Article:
One of my favorite because of its all-around quality: great story, characterization and performance; exciting and thought-provoking. I especially like the perspective of a protagonist who has attained mastery through life-long discipline and ongoing flexibility, a mastery that no longer seeks to prop up the ego or diminish the various capacities of others, and so, can recognize his own past failings in the posturing of others -- and take advantage of that hard-won knowledge when pushed to it.
The same kind of exploration concerning self-mastery, its callouses and its relative price and worth over time, is likewise explored in two other of my favorites: The Fencing Master by Arturo Perez-Reverte and The Last Gunfighter series by William Johnstone. All three have a "pulp" quality that all the more endearingly frames such "action-thrillers" given that there is actually much gravitas seamlessly tucked into these masterpieces of the genre, call it, a dogged persistence of vitality amidst a correspondingly weathered, self-effacing yet somehow un-tragic sensibility.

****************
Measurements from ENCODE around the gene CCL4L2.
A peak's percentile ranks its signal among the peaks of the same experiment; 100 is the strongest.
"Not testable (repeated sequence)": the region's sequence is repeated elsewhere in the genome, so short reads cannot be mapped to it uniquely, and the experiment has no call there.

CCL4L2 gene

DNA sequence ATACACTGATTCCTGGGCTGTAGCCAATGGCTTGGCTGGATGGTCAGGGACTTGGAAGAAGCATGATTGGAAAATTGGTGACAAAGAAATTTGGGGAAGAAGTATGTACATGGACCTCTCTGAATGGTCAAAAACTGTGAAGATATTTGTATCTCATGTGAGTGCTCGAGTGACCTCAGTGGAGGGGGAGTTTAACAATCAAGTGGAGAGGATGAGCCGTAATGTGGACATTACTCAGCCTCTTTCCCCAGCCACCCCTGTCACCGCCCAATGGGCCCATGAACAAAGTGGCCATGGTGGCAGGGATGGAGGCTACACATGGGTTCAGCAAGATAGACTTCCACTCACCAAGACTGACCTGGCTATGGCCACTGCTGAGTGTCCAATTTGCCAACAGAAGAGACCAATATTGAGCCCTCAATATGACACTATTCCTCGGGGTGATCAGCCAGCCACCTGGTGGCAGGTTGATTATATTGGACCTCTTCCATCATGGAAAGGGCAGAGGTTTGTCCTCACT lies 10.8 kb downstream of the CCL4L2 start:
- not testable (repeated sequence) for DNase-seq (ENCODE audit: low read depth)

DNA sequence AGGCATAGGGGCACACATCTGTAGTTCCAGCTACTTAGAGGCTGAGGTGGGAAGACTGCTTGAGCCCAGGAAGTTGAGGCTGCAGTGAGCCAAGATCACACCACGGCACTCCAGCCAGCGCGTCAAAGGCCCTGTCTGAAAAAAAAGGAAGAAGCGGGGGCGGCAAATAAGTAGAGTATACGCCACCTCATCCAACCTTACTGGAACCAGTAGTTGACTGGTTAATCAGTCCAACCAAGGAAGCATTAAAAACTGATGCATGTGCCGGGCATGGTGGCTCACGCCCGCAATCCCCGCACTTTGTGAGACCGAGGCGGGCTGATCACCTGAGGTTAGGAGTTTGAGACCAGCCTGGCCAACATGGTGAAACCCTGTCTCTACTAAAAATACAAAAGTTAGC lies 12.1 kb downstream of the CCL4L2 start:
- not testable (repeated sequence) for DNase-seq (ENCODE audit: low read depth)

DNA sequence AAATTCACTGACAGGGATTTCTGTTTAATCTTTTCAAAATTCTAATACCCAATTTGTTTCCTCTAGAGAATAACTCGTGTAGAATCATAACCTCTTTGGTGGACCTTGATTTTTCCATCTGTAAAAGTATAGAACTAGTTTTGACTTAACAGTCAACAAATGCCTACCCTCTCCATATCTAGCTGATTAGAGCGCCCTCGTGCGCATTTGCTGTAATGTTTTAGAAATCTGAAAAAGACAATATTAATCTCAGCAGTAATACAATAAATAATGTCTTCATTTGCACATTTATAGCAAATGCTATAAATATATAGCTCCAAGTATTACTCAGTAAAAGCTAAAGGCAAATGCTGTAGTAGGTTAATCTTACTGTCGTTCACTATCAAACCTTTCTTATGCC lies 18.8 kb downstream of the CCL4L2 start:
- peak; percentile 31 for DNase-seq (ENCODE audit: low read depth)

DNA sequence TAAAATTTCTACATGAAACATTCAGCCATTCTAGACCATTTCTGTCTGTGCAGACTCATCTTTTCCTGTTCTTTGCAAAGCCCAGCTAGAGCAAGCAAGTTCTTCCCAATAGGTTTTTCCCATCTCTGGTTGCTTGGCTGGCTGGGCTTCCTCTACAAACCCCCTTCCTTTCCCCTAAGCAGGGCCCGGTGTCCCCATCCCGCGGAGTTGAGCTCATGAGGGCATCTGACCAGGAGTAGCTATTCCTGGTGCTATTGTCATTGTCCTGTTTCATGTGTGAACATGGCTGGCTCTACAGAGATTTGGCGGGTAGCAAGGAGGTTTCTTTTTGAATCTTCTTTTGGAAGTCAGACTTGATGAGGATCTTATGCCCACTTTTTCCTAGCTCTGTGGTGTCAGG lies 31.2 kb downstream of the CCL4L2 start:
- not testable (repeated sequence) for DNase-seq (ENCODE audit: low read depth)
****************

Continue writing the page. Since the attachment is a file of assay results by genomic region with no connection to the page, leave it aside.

Barrett attains here something like the "sublime" performance most fully realized in the telling of Will Patton. By "sublime" I mean that the narrator is fully himself yet fully self-effaced into the characters and context. A simplicity and direct attunement of astonishing artistry and, indeed, artifice. This is pretending of the first order: It takes a great actor to be so completely "not acting" at all.
I write reviews to help readers, not to win votes. My reviews are my honest opinion whether popular or not. I hope they help you. ;)
I enjoy Steve Perry's novels. This is an action packed read. One interesting thing is this novel is the basis of several of his other novels within the same universe. They aren't exactly a series, just various one shot novels that are connected by an overarching story arch. My only regret is that the author started making more money doing licensed books such as aliens and really stopped coming up with his own material.
Lots of action and a good overall plot.
He did a so-so job of differentiating characters. He is passable but doesn't have a great range.
Not really, this is a fun quick read.
A great book. The narrarator is average, but doesn't ruin the story. I''d advise taking a look as Steve Perry is a good author who does great action series. It isn't on audio but everyone should read his novel "The Man Who Never Missed". Awsome stuff!